But note that the exercise has to be intense… a stroll along a country lane is unlikely to generate addition BDNF for your brain. Future research is now needed to show how intense the exercise has to be in order to increase BDNF.
 Reduced risk of stroke
Exercise helps reduce the risk of stroke, ie an interruption or reduction in the supply of blood to your brain. This deprives your brain of oxygen and nutrients, which can cause your brain cells to die.
A study presented at the American Stroke Association’s International Stroke Conference in 2008, showed that men and women with healthy cardiovascular systems could reduce the risk of stroke by 40%.
But you don’t have to be running marathons to reduce your risk… regular ordinary exercise will suffice. The study also reported that persons who exercised only moderately had a significant chance of lowering their risk of stroke.
 Lowered risk of dementia and Alzheimer’s disease
A study that followed 2,000 men for 35 years found several healthy behaviours that reduced the men’s chances of developing dementia by a massive 60%. These behaviours included not smoking, not being overweight, having a high intake of fruit and vegetables, drinking alcohol in moderation or just a little, and exercising regularly.
Regular exercise has been identified as being the largest contributing factor in reducing dementia. Healthy Lifestyles Reduce the Incidence of Chronic Diseases and Dementia: Evidence from the Caerphilly Cohort Study, was published in PLUS ONE, a peer-reviewed journal in December 2013.
Another study, Potential for primary prevention of Alzheimer’s disease: an analysis of population-based data, published in The Lancet in August 2014, examined the factors that can contribute to the development of Alzheimer’s disease… diabetes, midlife hypertension, midlife obesity, physical inactivity, depression, smoking, and low educational attainment.
The study concluded that your chances of developing Alzheimer’s are increased by 82% if you are physically inactive. In other words, your best hope of avoiding senility is to exercise regularly.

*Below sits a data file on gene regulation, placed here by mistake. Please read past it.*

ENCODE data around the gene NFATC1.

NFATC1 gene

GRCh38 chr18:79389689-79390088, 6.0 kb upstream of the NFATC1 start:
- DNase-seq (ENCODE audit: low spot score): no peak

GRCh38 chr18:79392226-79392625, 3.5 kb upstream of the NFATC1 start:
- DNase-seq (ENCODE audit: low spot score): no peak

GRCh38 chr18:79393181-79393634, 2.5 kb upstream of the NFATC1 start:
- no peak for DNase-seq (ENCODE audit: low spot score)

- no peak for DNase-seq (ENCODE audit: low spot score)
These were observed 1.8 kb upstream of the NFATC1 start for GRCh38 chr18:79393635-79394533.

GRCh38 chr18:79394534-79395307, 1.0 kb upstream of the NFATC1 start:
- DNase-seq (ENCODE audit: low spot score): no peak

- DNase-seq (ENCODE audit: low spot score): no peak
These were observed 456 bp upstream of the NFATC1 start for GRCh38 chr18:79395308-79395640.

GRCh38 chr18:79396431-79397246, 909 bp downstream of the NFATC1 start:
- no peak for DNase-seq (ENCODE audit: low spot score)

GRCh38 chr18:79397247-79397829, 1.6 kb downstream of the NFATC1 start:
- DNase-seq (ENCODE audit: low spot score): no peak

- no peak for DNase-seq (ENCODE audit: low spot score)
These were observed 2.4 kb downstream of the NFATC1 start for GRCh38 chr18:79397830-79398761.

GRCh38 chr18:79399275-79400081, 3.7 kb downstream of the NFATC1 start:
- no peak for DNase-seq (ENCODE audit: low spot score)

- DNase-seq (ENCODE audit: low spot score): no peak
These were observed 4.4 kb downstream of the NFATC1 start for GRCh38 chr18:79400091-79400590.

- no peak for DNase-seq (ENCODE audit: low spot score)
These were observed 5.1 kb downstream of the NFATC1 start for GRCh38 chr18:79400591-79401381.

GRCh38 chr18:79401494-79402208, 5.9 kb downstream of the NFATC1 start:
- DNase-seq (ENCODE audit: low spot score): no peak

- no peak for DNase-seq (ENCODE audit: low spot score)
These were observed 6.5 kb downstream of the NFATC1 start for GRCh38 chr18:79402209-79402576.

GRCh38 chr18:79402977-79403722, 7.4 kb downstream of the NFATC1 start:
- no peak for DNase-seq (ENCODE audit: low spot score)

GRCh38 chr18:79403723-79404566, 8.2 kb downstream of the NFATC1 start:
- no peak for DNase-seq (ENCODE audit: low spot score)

Here’s another take away from that study. The study claims that by exercising vigorously for just one hour a week, you can cut your chance of developing Alzheimer’s in half. But if you can’t manage that, or are unable to undertake vigorous exercise, moderate exercise (such as walking) for 30 minutes on 5 days a week will give you the same reduced chance of developing Alzheimer’s disease.
 Improved academic performance
A review of 59 studies from 1947 to 2009 called The effects of physical activity and physical fitness on children’s achievement and cognitive outcomes: a meta-analysis concluded that physical fitness and physical activity had a strong positive effect on academic achievement. The study noted that the strongest effects came from aerobic exercise.
The study was published in the US National Library of Medicine (National Institutes of Health) in September 2011.
What exercise is best for the brain?
There is no best… but different types of exercising affect the brain in differing ways.
Generally speaking, all types of exercise will have some beneficial effect on your brain.
But no matter what type of exercises you perform, the key is to do them regularly.
Aerobic exercise… is probably the best form of exercise for your brain. It improves your brain’s executive function, cognitive flexibility and long-term memory. It also enhances white matter integrity enabling you to think faster. In other words, aerobic exercise enhances all those attributes that enable us to function as human beings.
A popular form of aerobic activity is walking. It is easy to do, you don’t need special equipment, and it can be done almost anywhere. But to get the aerobic benefit, you must walk briskly… fast enough to increase your breathing and pulse, but not so fast that you become uncomfortable.
Fitness training … that is, getting as fit as you can, using a variety of exercises, helps enhance your executive control functions. It also improves your ability to focus your attention. In addition, it enhances academic performance. It is especially effective with older people.
Interval exercises … are exercises in which you alternate periods of high-intensity exercise with low-intensity recovery periods. These exercises burn more calories over a short period of time than steady-state cardio, ie doing the same thing at a steady pace for the same length of time.
Interval exercises using an exercise bike have been shown to strengthen long-term memory, delivering a significant benefit for older people.
Your ability to recall past events can also be enhanced by resistance exercises, such as weight lifting.
Short bouts of intense exercise … have significant effects in various areas of executive function across all age groups. This kind of exercising also elevates BDNF levels which promotes the growth of new brain cells.
In addition, exercising vigorously for just one hour a week can cut your chances of developing Alzheimer’s disease in half.
But you can also lower your risk of developing Alzheimer’s and dementia in general by undertaking moderate exercise, as long as you undertake it regularly, ie on a daily basis for at least half-an-hour per day. Regular moderate exercise can also reduce your risk of a stroke significantly.